considering opportunities to work with local groups, such as the MNR, Forest Gene Project and
Toronto and Region Conservation Authority to develop a stewardship approach to ensure that
the compensation plan and subsequent survivorship of replanted Butternut meets the overall
objectives intended for this site and conditions outlined by the MNR in the permitting for this
project under the ESA.
Summary and Conclusions
The TYSSE project is a significant an important infrastructure project for the Province of
Ontario. The approved environmental assessments for this project have determined a subway
alignment that requires the removal of three Butternut trees at the Highway 407 Station.
Mitigation through design/redesign has been determined to be un-feasible and the trees must
be removed. A preliminary compensation plan has been provided for MNR review. Moving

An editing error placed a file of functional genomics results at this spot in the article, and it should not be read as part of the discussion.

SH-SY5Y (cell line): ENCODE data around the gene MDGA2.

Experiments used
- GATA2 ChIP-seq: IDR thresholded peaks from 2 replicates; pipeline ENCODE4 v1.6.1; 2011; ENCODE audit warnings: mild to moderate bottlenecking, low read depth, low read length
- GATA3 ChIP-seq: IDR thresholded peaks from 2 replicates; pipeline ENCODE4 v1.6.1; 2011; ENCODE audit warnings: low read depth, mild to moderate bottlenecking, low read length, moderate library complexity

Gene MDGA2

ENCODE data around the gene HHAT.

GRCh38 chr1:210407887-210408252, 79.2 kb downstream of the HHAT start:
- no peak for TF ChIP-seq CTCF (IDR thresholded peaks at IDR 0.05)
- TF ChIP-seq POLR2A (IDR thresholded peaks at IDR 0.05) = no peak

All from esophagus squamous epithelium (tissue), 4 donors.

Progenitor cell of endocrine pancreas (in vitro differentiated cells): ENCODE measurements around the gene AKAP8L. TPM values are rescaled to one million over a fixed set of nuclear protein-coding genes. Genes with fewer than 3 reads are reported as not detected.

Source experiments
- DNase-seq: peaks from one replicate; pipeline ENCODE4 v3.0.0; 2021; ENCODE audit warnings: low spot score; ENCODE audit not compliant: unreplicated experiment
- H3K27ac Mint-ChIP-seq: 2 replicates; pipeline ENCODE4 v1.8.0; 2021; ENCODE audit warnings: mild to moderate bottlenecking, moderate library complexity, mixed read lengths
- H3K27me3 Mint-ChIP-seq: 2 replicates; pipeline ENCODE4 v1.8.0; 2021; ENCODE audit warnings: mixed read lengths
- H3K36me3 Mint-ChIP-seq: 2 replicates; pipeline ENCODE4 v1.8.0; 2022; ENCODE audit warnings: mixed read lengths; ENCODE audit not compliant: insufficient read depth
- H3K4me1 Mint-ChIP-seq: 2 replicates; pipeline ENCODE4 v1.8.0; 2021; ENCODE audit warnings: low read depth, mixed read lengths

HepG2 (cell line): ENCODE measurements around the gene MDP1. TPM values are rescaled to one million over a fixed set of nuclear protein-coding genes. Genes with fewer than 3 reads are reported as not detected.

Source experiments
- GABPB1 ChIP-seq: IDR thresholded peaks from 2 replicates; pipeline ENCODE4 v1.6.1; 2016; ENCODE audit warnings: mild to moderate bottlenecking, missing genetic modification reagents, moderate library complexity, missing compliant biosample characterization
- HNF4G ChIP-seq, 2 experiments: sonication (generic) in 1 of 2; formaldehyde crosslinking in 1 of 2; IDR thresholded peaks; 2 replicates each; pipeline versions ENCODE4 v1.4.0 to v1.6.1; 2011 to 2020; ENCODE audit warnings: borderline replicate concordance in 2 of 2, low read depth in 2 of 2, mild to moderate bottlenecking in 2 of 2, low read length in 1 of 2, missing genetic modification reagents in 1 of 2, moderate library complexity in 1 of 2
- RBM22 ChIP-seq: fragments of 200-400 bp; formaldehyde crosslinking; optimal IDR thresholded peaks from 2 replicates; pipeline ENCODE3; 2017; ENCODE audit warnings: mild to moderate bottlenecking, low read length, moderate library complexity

forward, the TTC will continue to seek the input and advice of the MNR in the design and
implementation of a suitable compensation plan in support of a permit to remove the Butternut
from the Highway 407 Station site and fulfill the Ministry’s mandate for the protection of
endangered Juglans cinerea within the Province of Ontario.
Appendix A
Detailed Project Description
Project Description
This project is referred to as the Toronto-York Spadina Subway Extension (TYSSE) from
Downsview Station to the Vaughan Corporate Centre Station. This project is comprised of the
recommended subway extension outlined in the City of Toronto and TTC’s Spadina Subway